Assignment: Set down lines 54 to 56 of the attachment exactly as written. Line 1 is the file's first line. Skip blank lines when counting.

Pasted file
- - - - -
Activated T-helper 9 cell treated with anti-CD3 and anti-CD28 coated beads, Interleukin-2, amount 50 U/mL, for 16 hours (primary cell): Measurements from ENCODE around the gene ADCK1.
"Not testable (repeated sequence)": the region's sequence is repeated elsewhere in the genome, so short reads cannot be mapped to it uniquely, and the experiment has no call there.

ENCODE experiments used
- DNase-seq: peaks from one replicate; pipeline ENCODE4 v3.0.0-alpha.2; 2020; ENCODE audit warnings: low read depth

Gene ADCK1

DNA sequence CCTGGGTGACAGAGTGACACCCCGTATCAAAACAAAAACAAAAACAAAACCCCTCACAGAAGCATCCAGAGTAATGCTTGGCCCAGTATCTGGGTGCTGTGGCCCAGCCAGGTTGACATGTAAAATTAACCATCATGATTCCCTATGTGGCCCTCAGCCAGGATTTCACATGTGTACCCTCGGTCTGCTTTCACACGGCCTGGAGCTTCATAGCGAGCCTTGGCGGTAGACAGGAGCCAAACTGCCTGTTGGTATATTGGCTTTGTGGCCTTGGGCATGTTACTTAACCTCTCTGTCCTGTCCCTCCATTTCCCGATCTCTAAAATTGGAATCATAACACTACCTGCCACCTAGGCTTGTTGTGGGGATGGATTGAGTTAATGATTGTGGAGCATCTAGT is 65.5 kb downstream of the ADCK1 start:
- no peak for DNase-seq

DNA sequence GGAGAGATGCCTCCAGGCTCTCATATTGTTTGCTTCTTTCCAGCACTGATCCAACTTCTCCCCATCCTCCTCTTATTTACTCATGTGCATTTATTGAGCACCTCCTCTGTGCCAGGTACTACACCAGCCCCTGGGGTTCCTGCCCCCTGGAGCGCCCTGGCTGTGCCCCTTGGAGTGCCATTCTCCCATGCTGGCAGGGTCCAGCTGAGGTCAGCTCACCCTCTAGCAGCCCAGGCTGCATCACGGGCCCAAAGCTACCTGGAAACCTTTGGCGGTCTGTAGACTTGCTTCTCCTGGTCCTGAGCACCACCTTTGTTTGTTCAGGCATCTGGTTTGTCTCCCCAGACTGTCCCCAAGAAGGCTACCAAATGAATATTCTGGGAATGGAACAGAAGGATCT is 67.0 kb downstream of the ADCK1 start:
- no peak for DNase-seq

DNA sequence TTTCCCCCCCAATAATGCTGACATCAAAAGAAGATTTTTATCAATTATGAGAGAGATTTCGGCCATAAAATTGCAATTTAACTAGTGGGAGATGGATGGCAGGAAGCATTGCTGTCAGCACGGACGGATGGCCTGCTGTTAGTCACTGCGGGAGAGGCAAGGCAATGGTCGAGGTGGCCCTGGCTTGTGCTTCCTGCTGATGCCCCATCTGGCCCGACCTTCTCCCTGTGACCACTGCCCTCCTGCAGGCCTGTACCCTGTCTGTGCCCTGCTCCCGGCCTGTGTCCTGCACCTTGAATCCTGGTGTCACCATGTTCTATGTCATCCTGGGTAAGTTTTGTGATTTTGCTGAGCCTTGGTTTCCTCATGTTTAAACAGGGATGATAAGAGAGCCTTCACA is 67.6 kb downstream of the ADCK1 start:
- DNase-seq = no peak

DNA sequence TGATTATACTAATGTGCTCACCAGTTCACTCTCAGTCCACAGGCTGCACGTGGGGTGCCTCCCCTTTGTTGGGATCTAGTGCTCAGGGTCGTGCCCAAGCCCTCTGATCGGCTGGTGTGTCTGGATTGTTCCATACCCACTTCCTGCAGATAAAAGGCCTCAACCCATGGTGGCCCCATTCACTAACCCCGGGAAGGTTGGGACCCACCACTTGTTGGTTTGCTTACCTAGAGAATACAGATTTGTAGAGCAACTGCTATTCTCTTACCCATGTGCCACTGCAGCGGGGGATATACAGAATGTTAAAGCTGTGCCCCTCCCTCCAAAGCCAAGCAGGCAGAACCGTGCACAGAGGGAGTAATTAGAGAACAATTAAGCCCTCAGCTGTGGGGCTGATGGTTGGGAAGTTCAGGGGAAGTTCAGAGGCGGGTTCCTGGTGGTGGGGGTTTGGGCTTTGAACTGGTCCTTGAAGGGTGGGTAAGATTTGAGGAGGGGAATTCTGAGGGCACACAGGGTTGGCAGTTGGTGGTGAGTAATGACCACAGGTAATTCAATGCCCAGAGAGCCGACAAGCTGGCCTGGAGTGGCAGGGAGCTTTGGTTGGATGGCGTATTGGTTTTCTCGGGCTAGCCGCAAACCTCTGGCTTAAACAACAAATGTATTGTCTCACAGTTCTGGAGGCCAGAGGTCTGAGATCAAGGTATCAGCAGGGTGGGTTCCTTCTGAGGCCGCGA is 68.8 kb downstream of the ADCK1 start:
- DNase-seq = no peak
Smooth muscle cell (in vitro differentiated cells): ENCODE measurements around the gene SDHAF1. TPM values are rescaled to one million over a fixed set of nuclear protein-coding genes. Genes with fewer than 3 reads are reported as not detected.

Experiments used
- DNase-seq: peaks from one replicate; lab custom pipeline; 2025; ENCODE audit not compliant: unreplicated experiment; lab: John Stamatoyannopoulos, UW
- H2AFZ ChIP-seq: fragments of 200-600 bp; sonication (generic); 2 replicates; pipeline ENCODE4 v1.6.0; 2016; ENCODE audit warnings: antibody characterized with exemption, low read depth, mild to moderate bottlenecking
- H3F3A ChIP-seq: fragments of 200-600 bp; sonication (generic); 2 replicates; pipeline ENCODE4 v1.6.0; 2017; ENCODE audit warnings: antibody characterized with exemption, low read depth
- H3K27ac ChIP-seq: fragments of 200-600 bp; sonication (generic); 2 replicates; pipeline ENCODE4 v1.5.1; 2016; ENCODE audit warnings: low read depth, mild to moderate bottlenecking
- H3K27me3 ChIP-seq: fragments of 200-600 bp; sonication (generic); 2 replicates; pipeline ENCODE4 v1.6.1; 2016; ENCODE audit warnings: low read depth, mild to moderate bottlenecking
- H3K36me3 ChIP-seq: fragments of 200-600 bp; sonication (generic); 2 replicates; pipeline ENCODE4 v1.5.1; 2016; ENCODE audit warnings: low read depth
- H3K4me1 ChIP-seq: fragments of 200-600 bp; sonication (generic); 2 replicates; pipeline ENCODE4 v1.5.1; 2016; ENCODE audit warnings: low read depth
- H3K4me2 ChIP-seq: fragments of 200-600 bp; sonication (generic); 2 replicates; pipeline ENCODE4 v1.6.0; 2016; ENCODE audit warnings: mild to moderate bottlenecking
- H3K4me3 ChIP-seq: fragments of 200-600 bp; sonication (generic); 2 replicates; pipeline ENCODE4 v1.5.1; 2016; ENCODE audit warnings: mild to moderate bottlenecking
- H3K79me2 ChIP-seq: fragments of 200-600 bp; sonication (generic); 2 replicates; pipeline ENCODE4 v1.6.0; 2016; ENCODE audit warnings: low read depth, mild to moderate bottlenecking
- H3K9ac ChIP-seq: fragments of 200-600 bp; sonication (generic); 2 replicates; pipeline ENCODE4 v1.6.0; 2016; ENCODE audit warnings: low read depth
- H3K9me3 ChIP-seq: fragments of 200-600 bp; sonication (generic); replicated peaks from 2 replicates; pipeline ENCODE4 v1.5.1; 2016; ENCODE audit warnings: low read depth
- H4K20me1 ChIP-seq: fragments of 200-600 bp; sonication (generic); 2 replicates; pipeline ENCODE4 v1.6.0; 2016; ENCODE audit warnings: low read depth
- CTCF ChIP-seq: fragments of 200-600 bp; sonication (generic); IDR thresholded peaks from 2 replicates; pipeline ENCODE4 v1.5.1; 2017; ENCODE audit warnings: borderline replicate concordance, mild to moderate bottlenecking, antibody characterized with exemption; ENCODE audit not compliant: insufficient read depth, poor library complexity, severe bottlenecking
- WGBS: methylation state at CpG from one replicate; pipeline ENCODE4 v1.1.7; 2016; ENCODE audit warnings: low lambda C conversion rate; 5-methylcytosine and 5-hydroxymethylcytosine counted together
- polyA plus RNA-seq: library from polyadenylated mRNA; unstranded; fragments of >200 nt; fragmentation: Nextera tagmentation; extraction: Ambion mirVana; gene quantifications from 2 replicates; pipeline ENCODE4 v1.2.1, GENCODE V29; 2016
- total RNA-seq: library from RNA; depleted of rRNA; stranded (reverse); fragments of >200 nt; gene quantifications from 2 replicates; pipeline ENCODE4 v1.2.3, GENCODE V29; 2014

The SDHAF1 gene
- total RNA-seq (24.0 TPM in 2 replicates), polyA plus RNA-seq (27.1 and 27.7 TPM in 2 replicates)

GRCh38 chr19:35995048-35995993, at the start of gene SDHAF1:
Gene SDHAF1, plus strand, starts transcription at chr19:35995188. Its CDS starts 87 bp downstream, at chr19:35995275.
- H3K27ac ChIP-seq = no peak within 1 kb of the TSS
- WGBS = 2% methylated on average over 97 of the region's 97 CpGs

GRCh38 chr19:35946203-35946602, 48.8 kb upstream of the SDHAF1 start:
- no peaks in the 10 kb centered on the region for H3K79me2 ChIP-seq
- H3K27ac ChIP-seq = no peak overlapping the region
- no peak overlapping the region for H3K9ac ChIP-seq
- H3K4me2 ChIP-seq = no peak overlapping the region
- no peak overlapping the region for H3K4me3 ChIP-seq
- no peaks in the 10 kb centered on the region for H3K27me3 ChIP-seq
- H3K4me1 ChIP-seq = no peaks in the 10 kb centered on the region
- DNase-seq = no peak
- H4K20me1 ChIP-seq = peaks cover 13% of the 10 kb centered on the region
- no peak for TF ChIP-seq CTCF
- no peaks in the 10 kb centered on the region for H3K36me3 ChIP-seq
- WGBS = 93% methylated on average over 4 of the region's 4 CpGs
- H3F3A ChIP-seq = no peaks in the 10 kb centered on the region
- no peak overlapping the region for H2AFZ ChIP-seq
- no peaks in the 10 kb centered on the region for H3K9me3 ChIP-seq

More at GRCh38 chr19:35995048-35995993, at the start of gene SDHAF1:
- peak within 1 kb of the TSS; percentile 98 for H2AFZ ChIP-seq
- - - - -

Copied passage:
- no peaks in the 10 kb centered on the region for H3K9me3 ChIP-seq

More at GRCh38 chr19:35995048-35995993, at the start of gene SDHAF1:
- peak within 1 kb of the TSS; percentile 98 for H2AFZ ChIP-seq